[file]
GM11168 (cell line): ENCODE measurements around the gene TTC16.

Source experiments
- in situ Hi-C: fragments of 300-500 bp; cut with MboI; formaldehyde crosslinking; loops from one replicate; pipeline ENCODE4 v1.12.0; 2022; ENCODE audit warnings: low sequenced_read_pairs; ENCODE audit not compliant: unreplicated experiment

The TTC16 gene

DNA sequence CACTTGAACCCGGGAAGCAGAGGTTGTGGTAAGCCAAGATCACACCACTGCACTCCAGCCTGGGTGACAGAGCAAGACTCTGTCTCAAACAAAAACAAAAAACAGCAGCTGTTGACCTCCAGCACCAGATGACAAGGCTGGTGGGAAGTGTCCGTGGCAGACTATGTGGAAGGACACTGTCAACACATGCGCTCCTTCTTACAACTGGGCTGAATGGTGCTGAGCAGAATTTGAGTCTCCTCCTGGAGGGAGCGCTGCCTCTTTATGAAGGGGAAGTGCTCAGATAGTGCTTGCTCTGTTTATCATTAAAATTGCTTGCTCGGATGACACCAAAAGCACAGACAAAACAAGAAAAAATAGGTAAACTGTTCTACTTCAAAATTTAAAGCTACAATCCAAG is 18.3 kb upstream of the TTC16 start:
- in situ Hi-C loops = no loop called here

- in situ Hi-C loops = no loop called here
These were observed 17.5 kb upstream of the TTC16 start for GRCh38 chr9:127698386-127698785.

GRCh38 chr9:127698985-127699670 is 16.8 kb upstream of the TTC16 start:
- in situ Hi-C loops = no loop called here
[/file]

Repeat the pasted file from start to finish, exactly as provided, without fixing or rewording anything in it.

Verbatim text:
GM11168 (cell line): ENCODE measurements around the gene TTC16.

Source experiments
- in situ Hi-C: fragments of 300-500 bp; cut with MboI; formaldehyde crosslinking; loops from one replicate; pipeline ENCODE4 v1.12.0; 2022; ENCODE audit warnings: low sequenced_read_pairs; ENCODE audit not compliant: unreplicated experiment

The TTC16 gene

DNA sequence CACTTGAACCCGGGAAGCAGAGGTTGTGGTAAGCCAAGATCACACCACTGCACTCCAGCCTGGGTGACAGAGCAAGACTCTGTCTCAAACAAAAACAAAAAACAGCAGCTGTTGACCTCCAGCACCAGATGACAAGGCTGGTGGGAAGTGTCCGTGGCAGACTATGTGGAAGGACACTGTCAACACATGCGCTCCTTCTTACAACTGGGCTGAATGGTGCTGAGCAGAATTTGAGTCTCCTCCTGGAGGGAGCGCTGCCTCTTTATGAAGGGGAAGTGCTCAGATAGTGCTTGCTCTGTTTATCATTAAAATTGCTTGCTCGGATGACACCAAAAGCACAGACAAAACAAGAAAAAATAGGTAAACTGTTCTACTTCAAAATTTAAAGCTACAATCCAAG is 18.3 kb upstream of the TTC16 start:
- in situ Hi-C loops = no loop called here

- in situ Hi-C loops = no loop called here
These were observed 17.5 kb upstream of the TTC16 start for GRCh38 chr9:127698386-127698785.

GRCh38 chr9:127698985-127699670 is 16.8 kb upstream of the TTC16 start:
- in situ Hi-C loops = no loop called here